Ever since the Philadelphia Eagles won Super Bowl LII on February 4, the public has waited to see if President Trump would invite the team to the White House, and if so, whether the invitation would be accepted. On May 22, the wait was over as the Eagles accepted the invitation.
When they accepted, Head Coach Doug Pederson told media that the team wasn’t making it mandatory for players and coaches to attend. “We are excited to be going… At the same time, it’s an individual decision.” The team also released a statement (see below as shown on CBS3), that outlined their acceptance and their hope to engage in a productive dialogue during the visit.
However, the evening before the Eagles visit, the White House Office of the Press Secretary issued a statement that the event would be changed to celebrate the American Flag due to the lack of players planning to attend the event.
In response to the cancelled event the Philadelphia Eagles issued a statement on Twitter that didn’t address the cancelled event, but rather focused on how grateful they are to the community and are looking forward to next season.
On June 5, the day of the cancelled White House visit, the Eagles didn’t have media availability so they could focus on their OTA practice. On June 6, Pederson kicked off his press conference with a blanket response where his messaging focused on next season (as shown in the below video by philly.com).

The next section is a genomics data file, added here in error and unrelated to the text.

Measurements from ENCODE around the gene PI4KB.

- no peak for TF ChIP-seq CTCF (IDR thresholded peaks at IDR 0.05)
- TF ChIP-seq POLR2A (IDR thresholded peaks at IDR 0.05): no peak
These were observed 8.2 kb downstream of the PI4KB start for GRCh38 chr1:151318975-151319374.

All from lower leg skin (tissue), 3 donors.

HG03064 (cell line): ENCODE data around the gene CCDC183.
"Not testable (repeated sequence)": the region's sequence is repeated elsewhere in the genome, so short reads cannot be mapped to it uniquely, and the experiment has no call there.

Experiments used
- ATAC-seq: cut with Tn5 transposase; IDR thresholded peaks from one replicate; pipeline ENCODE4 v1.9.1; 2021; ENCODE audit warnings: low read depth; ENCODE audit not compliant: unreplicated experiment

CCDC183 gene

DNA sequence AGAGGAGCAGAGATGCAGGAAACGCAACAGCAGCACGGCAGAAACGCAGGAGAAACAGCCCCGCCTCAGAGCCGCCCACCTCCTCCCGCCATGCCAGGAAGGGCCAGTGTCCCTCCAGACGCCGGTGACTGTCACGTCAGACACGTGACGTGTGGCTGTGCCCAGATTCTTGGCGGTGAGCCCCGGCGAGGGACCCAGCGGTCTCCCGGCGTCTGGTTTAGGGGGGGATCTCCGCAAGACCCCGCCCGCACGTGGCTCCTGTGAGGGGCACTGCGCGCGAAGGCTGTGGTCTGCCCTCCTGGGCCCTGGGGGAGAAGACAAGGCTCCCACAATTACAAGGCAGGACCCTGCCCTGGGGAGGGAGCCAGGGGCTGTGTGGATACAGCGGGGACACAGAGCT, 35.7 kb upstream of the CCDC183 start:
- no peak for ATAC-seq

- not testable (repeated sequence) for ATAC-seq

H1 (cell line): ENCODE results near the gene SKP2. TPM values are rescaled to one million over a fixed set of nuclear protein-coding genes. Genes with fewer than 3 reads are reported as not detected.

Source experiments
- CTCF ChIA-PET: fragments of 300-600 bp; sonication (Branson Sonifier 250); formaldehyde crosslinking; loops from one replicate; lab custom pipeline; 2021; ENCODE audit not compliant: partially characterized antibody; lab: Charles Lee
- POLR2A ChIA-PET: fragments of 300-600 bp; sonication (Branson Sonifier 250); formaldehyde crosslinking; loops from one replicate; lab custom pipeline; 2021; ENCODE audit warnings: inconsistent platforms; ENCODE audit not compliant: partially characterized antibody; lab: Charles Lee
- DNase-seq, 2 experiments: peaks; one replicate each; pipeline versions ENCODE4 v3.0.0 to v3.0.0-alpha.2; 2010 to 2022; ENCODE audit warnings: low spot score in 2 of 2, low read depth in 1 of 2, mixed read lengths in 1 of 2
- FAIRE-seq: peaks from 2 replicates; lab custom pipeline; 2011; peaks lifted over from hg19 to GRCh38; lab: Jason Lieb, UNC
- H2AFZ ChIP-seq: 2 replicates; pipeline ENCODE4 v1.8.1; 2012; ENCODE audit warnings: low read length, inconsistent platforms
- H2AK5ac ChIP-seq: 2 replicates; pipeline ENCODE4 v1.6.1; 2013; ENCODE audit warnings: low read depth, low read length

Two of the Eagles’ most vocal players who never planned to attend the White House visit shared their thoughts after the visit was cancelled and Fox News used misleading images.
Malcolm Jenkins issued a statement via Twitter that outlined that his fight against social injustice continues, mentioning Fox’s use of improper images, and noted the work he and his teammates have done to make their communities better.
Chris Long didn’t address the visit, but did speak out on social media, along with Zach Ertz, about Fox using improper and misleading images, which resulted in a much needed apology by Fox News. Long, as reported by The Philadelphia Inquirer, also video-chatted with New Jersey middle school students who donated to his nonprofit, Waterboys, which works to bring clean water to families in East Africa, to thank them for their work .
The Eagles as a team look forward to next season, while the players look to continue to stay true to themselves and share/fight for their beliefs.
Related Articles:Crisis, Eagles, messaging, PR
This post was written by Veronica Mikitka Reed